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Succession plans only work when the successor is completely immersed

Wednesday, April 3, 2019 - 06:00
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The industry has to get through succession sooner than later; however, the older generation is having a very difficult time with this issue. For the businesses that are fortunate to have sons or daughters (or both) who are interested in taking over the business, we hear comments from parents that their child or children are not ready for this business yet, as they are only 21 or 23 years old. Based on that statement it is clear how parents — and especially fathers — are not engaging or involving the son or daughter properly.

First, the parent must acknowledge that the 21- or 23-year-old is a young adult, not a child — unless you, the parent, have always kept them there with your daily approach to them. If you as a parent have done that, then the question of “Why are you doing that?” must be honestly answered. Are your own insecurities today getting in the way of the future?

Second, in order for a successful succession to take place, an apprenticeship training period must take place. This means that the young adult is fully exposed to all issues within the business and industry from all points of view. A good apprenticeship can take place for up to 5 to 10 years in which the son or daughter become the “right-hand person” with their opinions and views fully expressed at closed-door meetings. We all mature at different rates, so the right time frame must be monitored. Now they are making an informed decision as to whether they want this business to be their career. I don’t believe that any parent wants their children to take over a business they didn’t have a true passion for. That would just create future stress and misery.

The problems I have personally witnessed are when the dad will not let go. He takes the attitude that “Dad is always right.” However, the son or daughter desire to go down a more modern road by introducing better business processes and/or newer business technologies to streamline the systems and operate more efficiently and professionally. Dad is having a tough time grasping the new ways, so he rationalizes by imploring, “We have done pretty well up until now — why change, and who says that stuff is right for our business?”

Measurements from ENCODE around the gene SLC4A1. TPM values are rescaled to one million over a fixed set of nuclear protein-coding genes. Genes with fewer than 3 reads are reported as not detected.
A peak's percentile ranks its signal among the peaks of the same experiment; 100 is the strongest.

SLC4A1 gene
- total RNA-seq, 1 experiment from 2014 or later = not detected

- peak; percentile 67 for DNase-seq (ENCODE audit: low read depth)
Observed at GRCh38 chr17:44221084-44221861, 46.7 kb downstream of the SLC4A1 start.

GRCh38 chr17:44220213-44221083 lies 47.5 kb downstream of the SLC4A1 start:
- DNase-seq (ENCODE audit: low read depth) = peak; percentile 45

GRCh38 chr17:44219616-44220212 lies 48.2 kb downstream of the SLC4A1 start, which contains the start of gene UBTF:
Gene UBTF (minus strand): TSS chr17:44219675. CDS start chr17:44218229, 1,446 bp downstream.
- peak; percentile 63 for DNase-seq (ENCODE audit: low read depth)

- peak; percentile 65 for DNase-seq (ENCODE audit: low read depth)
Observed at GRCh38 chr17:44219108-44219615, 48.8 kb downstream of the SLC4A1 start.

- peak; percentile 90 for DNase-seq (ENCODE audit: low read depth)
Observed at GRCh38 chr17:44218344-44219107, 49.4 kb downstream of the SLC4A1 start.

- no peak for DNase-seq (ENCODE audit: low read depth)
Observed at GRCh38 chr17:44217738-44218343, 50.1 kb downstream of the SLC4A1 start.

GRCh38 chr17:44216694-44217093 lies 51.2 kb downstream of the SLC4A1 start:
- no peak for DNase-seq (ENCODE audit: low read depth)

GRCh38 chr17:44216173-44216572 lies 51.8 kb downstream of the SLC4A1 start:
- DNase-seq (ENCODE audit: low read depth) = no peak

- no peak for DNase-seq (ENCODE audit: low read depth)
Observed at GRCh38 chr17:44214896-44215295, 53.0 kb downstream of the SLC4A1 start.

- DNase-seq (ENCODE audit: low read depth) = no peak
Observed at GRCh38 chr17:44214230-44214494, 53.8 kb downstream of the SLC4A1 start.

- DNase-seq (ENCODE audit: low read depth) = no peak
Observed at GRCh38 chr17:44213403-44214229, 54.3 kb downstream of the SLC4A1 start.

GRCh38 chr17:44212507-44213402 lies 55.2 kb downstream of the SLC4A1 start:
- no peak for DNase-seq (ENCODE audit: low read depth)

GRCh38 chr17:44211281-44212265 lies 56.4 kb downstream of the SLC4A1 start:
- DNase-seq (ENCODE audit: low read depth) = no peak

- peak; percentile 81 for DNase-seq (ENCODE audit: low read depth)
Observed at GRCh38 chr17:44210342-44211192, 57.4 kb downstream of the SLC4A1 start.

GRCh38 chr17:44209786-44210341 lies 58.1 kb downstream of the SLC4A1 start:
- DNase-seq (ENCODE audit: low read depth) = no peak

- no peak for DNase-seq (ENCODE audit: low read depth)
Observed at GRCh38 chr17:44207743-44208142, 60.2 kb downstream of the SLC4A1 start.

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If succession is going to move forward successfully, Dad has to start listening, understanding and respecting their opinions, as well as stop cherry picking what information the son or daughter sees or is involved with. They must be properly exposed to all issues within the shop and be part of all discussions leading to solutions. Their opinions must be supported, respected, and, in the end, they too must be held accountable. Accountability will teach the next generation where mistakes are/have been made and where successes are realized to embrace.

They must attend as many courses on business management that they can find and if travel is involved, make sure the investment is made. Ensure the content within the course is truly relevant and get a written money-back guarantee on the course to ensure no one is wasting their time. They will require a minimum of six to eight days of business management courses per year moving forward to ensure the business depth is fully understood today in this forever-changing auto care industry.

The next generation should be attending some key technical classes with the shop’s technicians to also get an overview on vehicle technology and build positive, respectful relationships with the staff.

The son or daughter must be exposed to all industry association meetings and events to interact, network, connect and understand the industry, which helps them to understand their own business. 

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